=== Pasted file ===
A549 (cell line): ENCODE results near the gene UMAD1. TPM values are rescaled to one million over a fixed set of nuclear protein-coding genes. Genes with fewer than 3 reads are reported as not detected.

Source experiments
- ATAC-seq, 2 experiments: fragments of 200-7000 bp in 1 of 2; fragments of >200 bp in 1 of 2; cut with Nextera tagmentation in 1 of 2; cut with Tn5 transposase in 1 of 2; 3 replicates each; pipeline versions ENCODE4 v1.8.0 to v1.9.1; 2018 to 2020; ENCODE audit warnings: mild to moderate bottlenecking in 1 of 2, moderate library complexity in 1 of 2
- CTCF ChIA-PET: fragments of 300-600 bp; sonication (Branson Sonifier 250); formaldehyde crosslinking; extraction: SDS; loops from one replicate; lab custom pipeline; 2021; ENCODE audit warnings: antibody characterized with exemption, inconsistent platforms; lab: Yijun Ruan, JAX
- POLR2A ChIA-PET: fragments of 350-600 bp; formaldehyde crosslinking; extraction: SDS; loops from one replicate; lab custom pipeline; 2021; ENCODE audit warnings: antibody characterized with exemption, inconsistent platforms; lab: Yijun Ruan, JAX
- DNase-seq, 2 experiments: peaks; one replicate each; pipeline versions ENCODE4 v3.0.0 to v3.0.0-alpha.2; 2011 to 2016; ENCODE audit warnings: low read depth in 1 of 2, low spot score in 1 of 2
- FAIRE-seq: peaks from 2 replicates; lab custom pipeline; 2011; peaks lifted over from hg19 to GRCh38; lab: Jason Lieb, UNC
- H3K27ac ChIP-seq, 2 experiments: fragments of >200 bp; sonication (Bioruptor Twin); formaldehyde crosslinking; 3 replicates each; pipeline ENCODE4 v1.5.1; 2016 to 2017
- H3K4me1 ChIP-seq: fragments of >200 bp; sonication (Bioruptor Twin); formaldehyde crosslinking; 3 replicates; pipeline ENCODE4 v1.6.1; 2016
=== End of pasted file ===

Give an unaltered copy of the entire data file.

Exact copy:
A549 (cell line): ENCODE results near the gene UMAD1. TPM values are rescaled to one million over a fixed set of nuclear protein-coding genes. Genes with fewer than 3 reads are reported as not detected.

Source experiments
- ATAC-seq, 2 experiments: fragments of 200-7000 bp in 1 of 2; fragments of >200 bp in 1 of 2; cut with Nextera tagmentation in 1 of 2; cut with Tn5 transposase in 1 of 2; 3 replicates each; pipeline versions ENCODE4 v1.8.0 to v1.9.1; 2018 to 2020; ENCODE audit warnings: mild to moderate bottlenecking in 1 of 2, moderate library complexity in 1 of 2
- CTCF ChIA-PET: fragments of 300-600 bp; sonication (Branson Sonifier 250); formaldehyde crosslinking; extraction: SDS; loops from one replicate; lab custom pipeline; 2021; ENCODE audit warnings: antibody characterized with exemption, inconsistent platforms; lab: Yijun Ruan, JAX
- POLR2A ChIA-PET: fragments of 350-600 bp; formaldehyde crosslinking; extraction: SDS; loops from one replicate; lab custom pipeline; 2021; ENCODE audit warnings: antibody characterized with exemption, inconsistent platforms; lab: Yijun Ruan, JAX
- DNase-seq, 2 experiments: peaks; one replicate each; pipeline versions ENCODE4 v3.0.0 to v3.0.0-alpha.2; 2011 to 2016; ENCODE audit warnings: low read depth in 1 of 2, low spot score in 1 of 2
- FAIRE-seq: peaks from 2 replicates; lab custom pipeline; 2011; peaks lifted over from hg19 to GRCh38; lab: Jason Lieb, UNC
- H3K27ac ChIP-seq, 2 experiments: fragments of >200 bp; sonication (Bioruptor Twin); formaldehyde crosslinking; 3 replicates each; pipeline ENCODE4 v1.5.1; 2016 to 2017
- H3K4me1 ChIP-seq: fragments of >200 bp; sonication (Bioruptor Twin); formaldehyde crosslinking; 3 replicates; pipeline ENCODE4 v1.6.1; 2016